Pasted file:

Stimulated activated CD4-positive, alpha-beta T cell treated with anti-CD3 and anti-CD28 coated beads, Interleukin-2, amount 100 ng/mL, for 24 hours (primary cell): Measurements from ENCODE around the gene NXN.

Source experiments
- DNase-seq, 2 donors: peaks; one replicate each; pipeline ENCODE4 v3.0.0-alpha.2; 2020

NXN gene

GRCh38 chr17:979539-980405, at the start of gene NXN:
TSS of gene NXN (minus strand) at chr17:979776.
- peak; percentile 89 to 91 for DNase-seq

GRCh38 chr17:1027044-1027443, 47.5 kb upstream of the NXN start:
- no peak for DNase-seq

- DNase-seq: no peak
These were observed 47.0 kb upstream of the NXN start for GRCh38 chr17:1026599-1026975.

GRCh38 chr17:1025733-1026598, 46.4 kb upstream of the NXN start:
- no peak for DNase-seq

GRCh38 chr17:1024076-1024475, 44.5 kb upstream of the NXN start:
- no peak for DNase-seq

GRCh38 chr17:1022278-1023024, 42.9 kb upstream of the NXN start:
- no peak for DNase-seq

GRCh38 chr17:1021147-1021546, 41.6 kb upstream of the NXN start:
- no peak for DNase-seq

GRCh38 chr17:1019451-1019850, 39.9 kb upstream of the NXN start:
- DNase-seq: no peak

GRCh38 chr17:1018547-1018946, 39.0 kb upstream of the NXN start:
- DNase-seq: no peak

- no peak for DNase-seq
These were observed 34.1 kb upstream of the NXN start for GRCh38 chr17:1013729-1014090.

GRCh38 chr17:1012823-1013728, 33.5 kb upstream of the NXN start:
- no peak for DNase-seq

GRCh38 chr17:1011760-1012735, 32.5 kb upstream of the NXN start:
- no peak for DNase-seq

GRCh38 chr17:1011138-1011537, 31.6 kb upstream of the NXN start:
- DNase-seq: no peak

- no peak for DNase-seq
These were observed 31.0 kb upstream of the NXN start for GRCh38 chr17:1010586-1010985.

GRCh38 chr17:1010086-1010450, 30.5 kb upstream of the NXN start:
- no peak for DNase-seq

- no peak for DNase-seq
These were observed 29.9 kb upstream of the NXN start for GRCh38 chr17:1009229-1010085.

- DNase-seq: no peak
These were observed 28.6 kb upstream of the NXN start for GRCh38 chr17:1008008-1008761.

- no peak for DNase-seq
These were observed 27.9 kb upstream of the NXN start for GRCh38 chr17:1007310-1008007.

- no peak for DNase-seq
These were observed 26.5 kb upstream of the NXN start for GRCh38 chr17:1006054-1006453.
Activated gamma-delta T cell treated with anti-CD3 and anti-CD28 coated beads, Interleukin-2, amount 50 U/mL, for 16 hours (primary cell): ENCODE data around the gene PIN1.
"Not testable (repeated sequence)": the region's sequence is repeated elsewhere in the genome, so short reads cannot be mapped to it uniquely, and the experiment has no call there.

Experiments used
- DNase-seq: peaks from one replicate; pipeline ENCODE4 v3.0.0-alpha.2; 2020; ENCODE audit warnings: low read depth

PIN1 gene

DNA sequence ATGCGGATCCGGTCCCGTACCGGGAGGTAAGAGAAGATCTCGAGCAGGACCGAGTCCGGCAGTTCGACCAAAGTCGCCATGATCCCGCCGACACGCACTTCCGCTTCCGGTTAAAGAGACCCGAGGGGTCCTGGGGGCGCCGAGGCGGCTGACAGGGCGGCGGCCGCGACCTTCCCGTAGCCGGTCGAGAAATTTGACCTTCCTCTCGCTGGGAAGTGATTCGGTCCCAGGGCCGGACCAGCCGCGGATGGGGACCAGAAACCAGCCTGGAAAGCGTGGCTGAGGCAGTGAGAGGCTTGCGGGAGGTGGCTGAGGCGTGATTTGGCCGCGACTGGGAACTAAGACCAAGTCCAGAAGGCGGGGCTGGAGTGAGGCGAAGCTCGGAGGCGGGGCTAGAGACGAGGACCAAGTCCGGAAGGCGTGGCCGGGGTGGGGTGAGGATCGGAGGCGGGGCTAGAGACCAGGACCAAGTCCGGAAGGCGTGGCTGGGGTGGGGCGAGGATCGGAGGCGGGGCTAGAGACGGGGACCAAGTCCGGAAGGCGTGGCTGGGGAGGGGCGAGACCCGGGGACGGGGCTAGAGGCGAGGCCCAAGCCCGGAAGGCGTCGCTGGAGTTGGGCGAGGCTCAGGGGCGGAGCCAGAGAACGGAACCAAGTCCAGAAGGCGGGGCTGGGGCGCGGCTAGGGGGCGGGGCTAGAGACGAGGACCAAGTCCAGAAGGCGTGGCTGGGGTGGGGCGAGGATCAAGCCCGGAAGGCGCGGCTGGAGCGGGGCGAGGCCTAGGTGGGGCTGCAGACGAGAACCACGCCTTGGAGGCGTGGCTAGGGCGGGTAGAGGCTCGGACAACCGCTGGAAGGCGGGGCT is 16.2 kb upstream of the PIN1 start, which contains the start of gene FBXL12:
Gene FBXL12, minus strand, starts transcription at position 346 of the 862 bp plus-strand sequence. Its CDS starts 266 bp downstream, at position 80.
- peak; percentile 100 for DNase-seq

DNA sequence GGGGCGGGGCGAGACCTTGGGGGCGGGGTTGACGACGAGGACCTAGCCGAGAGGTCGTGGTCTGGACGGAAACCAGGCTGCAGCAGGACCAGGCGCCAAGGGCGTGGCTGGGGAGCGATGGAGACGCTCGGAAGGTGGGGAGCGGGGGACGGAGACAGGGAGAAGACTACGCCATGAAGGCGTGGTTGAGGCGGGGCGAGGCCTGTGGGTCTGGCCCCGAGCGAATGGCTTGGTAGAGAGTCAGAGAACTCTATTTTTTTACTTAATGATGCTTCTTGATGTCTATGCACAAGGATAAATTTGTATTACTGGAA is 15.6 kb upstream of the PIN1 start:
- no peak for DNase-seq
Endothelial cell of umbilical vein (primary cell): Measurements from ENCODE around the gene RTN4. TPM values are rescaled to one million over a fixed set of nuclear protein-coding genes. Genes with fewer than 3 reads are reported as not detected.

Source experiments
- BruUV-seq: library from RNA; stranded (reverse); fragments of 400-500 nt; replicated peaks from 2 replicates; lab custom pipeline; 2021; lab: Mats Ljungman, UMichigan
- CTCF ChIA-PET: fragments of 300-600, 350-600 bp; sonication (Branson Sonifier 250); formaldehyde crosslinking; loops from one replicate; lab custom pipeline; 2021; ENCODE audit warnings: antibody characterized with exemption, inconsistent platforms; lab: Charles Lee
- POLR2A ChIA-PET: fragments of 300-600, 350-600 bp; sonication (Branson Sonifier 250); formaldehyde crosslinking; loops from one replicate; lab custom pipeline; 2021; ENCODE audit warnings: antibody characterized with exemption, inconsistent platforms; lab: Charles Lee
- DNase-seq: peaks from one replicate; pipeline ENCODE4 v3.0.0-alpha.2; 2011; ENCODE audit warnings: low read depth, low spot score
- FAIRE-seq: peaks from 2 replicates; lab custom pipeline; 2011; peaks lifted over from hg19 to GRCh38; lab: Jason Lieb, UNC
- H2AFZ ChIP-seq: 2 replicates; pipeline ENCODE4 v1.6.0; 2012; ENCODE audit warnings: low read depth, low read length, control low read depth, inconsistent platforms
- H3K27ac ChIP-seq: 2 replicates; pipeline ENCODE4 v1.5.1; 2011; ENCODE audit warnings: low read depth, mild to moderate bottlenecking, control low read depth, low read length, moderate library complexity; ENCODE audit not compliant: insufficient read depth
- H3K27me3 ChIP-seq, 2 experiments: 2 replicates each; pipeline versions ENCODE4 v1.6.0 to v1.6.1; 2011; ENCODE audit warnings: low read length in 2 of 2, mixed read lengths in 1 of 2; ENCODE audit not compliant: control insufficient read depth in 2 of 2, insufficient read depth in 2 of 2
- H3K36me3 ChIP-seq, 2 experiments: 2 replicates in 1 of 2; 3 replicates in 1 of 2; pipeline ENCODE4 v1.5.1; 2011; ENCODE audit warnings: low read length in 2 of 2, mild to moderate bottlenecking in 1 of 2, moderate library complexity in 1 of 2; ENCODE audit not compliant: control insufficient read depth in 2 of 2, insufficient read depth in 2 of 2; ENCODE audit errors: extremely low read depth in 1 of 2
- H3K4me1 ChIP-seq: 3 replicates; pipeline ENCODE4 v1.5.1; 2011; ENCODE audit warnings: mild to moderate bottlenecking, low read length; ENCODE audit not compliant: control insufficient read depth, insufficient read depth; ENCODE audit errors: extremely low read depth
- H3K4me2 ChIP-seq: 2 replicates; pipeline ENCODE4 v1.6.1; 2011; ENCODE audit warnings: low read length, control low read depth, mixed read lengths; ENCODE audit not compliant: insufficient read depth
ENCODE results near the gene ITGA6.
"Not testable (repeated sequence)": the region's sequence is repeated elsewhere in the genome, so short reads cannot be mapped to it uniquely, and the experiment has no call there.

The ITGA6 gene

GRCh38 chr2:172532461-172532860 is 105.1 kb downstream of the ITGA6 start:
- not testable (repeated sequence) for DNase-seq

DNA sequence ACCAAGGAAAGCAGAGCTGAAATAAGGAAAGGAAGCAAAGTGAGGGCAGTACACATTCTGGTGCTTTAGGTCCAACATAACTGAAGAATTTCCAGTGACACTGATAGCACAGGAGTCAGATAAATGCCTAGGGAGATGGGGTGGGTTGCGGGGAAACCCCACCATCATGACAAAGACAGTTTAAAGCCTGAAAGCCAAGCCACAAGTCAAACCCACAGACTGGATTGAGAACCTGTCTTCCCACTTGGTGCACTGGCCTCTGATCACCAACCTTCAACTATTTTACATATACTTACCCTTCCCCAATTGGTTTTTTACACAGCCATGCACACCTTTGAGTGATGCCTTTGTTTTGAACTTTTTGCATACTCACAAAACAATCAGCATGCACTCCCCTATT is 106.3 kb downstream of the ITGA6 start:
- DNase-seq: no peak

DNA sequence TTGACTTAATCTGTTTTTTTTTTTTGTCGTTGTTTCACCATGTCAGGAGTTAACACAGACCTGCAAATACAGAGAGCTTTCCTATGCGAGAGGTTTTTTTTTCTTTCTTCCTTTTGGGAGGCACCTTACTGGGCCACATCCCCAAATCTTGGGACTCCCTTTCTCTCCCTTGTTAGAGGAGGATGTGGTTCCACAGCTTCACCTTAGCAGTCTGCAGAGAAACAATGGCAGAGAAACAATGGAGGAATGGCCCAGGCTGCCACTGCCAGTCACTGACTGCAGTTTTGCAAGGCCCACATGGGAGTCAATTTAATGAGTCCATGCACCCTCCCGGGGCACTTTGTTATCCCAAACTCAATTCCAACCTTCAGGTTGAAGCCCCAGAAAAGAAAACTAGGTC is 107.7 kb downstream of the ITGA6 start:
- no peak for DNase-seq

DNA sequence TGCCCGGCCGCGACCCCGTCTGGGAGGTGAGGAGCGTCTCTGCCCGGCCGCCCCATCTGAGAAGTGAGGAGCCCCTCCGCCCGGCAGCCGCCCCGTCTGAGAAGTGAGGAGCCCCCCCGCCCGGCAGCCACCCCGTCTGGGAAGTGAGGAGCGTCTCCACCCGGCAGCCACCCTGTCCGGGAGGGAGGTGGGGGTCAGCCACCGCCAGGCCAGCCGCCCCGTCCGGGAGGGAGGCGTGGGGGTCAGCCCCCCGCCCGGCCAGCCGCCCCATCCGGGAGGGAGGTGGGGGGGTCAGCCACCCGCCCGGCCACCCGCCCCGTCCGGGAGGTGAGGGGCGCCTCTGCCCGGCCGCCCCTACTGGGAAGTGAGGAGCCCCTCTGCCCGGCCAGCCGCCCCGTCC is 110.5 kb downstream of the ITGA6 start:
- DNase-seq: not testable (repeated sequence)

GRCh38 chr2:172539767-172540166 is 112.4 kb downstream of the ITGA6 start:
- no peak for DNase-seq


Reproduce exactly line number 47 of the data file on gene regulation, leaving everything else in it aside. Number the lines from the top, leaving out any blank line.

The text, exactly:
- DNase-seq: peaks from one replicate; pipeline ENCODE4 v3.0.0-alpha.2; 2020; ENCODE audit warnings: low read depth